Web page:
Catch up on the past week of hacks with Hackaday Editors Elliot Williams and Mike Szczys. “AI on the Edge” is the buzzword of choice lately, with hardware offerings from BeagleBone and Google to satiate your thirst. We take on spotty data from Tesla, driving around on four bouncy-houses, reverse engineering a keytar, unearthing a gem of a dinosaur computer, and MIPI DSI display hacking. There are tips for getting better at commenting code, and making your computer do your algebra homework.
Links for all discussed on the show are found below. As always, join in the comments as we’ll be watching those as we work on next week’s episode!
Take a look at the links below if you want to follow along, and as always, tell us what you think about this episode in the comments!
Direct download (60 MB or so.)
Episode 009 Show Notes:
New This Week:
- AI on the edge is the flavor of the week:
- New Contest Flexible PCBs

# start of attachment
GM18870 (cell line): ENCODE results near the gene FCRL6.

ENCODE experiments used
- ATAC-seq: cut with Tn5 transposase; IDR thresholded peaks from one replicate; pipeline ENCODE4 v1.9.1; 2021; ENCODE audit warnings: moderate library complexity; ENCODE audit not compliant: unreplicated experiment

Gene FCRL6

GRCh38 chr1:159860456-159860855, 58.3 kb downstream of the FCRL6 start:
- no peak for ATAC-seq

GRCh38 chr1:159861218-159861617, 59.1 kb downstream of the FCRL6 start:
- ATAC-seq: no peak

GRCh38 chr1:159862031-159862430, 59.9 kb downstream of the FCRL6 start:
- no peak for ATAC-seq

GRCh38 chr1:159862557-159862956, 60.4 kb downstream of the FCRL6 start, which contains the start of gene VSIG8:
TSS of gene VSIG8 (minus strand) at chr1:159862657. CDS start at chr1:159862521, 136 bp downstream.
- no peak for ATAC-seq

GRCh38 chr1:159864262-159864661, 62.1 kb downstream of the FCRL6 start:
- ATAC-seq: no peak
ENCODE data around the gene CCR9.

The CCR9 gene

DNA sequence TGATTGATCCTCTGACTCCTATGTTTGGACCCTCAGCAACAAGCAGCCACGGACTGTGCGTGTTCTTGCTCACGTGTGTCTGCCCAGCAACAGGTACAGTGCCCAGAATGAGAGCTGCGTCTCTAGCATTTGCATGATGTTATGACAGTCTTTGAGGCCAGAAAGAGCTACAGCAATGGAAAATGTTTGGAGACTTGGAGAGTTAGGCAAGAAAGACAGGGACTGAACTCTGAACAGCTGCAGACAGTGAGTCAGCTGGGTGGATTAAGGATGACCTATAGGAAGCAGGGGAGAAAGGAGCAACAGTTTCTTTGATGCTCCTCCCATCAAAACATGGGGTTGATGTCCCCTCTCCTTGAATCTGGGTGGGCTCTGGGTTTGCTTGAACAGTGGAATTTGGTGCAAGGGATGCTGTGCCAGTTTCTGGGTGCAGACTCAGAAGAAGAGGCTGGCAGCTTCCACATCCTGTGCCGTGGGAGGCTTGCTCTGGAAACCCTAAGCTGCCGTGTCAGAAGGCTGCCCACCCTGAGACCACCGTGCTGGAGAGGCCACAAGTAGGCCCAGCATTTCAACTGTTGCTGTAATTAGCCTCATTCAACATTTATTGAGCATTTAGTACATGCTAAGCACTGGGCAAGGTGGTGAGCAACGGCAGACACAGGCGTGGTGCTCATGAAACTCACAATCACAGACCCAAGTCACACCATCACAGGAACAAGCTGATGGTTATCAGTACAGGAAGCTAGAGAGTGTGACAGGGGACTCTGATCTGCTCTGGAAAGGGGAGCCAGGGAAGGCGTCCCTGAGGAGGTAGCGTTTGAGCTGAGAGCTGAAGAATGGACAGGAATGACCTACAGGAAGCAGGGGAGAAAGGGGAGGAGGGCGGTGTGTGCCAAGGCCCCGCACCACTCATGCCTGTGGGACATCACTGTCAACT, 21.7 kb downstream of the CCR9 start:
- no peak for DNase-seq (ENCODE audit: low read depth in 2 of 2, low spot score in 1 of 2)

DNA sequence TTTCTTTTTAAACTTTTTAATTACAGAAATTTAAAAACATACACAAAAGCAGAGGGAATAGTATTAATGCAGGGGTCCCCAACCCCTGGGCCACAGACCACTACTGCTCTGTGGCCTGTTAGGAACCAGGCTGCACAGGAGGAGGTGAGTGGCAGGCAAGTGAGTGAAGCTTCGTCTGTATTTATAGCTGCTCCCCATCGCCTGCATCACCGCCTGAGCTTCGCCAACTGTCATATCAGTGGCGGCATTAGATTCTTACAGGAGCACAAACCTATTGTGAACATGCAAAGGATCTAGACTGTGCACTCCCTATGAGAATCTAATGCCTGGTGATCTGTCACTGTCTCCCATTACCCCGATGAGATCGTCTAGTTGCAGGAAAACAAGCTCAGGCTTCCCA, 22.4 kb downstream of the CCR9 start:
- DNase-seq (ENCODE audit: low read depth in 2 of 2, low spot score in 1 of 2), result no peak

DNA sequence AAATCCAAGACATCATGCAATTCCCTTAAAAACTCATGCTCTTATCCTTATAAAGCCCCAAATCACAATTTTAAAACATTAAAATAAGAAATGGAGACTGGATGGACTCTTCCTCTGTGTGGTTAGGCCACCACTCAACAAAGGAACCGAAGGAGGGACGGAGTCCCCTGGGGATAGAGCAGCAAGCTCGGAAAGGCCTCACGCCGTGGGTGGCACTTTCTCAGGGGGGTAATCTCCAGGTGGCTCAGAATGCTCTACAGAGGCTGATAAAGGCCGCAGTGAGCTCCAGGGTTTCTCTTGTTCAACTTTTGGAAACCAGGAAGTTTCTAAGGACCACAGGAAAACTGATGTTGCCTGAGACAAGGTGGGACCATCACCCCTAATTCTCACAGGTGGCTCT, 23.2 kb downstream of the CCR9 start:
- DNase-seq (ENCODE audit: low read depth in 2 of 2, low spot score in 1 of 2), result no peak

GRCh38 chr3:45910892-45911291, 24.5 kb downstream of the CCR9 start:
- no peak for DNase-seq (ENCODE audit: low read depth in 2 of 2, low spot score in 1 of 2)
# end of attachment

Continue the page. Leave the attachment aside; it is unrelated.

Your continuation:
- 60 winners will get coupons to have their flexible PCB manufactured (up to 2 sqin).
Interesting Hacks of the Week:
- Live Hacking And A MIDI Keytar
- Fueled By Jealousy This Smart Lamp Really Shines
- A Big Mean Inflated Machine
- Manned Multirotor Flies Again Electric Style
- The Primordial Sinclair ZX Spectrum Emerges From The Cupboard
- Hacking The iPod Nano Display Beautiful
- Elliot’s Picks:
- Mike’s Picks:
- “Good Code Documents Itself” And Other Hilarious Jokes You Shouldn’t Tell Yourself
- Does Teslas Autosteer Make Cars Less Safe?
- Computer Algebra For Electronic Design
Elliot’s Audio-Tour of Make Munich
- Max Gröning at Fab Lab Freising loves his Noztech filament extruder
- Alex Peller’s Xray Plotterbot
- Diffused LEDs via styrofoam balls: spacelights.cz
- Norbert Heinz (“Homo Faciens”) on Hackaday.io and YouTube